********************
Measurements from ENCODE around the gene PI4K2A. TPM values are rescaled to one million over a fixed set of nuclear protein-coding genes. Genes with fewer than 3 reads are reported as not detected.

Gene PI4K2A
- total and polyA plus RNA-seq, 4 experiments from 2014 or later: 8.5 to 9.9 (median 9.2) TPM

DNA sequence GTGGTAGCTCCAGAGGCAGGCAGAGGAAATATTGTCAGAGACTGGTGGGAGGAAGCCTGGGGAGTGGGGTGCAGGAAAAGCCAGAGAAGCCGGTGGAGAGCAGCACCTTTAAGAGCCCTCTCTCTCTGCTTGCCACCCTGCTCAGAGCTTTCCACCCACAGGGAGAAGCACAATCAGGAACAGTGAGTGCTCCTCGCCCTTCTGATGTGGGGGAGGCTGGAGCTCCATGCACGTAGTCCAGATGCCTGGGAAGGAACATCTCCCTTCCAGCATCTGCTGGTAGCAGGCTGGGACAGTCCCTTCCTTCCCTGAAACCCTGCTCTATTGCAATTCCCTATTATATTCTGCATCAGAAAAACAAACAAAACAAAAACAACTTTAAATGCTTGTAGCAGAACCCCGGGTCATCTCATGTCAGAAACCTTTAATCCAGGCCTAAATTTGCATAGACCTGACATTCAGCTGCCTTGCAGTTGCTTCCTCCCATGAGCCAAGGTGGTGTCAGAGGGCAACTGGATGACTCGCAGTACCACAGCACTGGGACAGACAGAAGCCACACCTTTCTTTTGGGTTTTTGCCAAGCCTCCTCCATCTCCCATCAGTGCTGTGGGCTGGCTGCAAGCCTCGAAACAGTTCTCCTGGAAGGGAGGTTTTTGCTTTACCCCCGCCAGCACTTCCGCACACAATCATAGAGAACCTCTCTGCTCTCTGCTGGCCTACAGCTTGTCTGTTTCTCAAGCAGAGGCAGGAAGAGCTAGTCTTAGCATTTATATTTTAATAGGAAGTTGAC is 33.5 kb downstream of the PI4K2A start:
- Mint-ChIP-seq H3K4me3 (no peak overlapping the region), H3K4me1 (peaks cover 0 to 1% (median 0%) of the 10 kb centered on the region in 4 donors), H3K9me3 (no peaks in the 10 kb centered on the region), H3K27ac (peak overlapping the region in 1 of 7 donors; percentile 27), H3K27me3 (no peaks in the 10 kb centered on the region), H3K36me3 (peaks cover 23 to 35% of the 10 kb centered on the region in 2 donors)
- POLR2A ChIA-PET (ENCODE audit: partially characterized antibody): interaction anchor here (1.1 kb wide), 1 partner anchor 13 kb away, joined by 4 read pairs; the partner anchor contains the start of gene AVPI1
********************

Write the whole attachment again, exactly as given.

Measurements from ENCODE around the gene PI4K2A. TPM values are rescaled to one million over a fixed set of nuclear protein-coding genes. Genes with fewer than 3 reads are reported as not detected.

Gene PI4K2A
- total and polyA plus RNA-seq, 4 experiments from 2014 or later: 8.5 to 9.9 (median 9.2) TPM

DNA sequence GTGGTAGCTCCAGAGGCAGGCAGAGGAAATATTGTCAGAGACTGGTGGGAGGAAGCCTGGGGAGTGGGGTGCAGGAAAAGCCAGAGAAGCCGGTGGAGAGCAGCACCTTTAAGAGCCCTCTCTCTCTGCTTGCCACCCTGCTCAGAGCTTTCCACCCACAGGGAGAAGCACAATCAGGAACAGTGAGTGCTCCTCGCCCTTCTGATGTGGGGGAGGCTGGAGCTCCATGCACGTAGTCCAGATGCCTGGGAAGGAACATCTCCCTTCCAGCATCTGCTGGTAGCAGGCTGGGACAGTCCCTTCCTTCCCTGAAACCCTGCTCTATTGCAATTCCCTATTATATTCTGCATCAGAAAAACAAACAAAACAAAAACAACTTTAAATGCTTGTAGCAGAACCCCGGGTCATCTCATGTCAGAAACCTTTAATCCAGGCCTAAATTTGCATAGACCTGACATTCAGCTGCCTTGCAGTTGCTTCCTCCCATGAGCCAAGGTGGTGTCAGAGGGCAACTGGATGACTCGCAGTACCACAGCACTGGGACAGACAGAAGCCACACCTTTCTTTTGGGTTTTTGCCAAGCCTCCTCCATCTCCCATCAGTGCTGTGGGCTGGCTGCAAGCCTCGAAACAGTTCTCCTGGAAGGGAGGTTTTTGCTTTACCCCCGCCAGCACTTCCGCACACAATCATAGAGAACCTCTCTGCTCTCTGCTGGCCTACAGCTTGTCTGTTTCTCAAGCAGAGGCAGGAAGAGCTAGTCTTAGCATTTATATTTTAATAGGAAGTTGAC is 33.5 kb downstream of the PI4K2A start:
- Mint-ChIP-seq H3K4me3 (no peak overlapping the region), H3K4me1 (peaks cover 0 to 1% (median 0%) of the 10 kb centered on the region in 4 donors), H3K9me3 (no peaks in the 10 kb centered on the region), H3K27ac (peak overlapping the region in 1 of 7 donors; percentile 27), H3K27me3 (no peaks in the 10 kb centered on the region), H3K36me3 (peaks cover 23 to 35% of the 10 kb centered on the region in 2 donors)
- POLR2A ChIA-PET (ENCODE audit: partially characterized antibody): interaction anchor here (1.1 kb wide), 1 partner anchor 13 kb away, joined by 4 read pairs; the partner anchor contains the start of gene AVPI1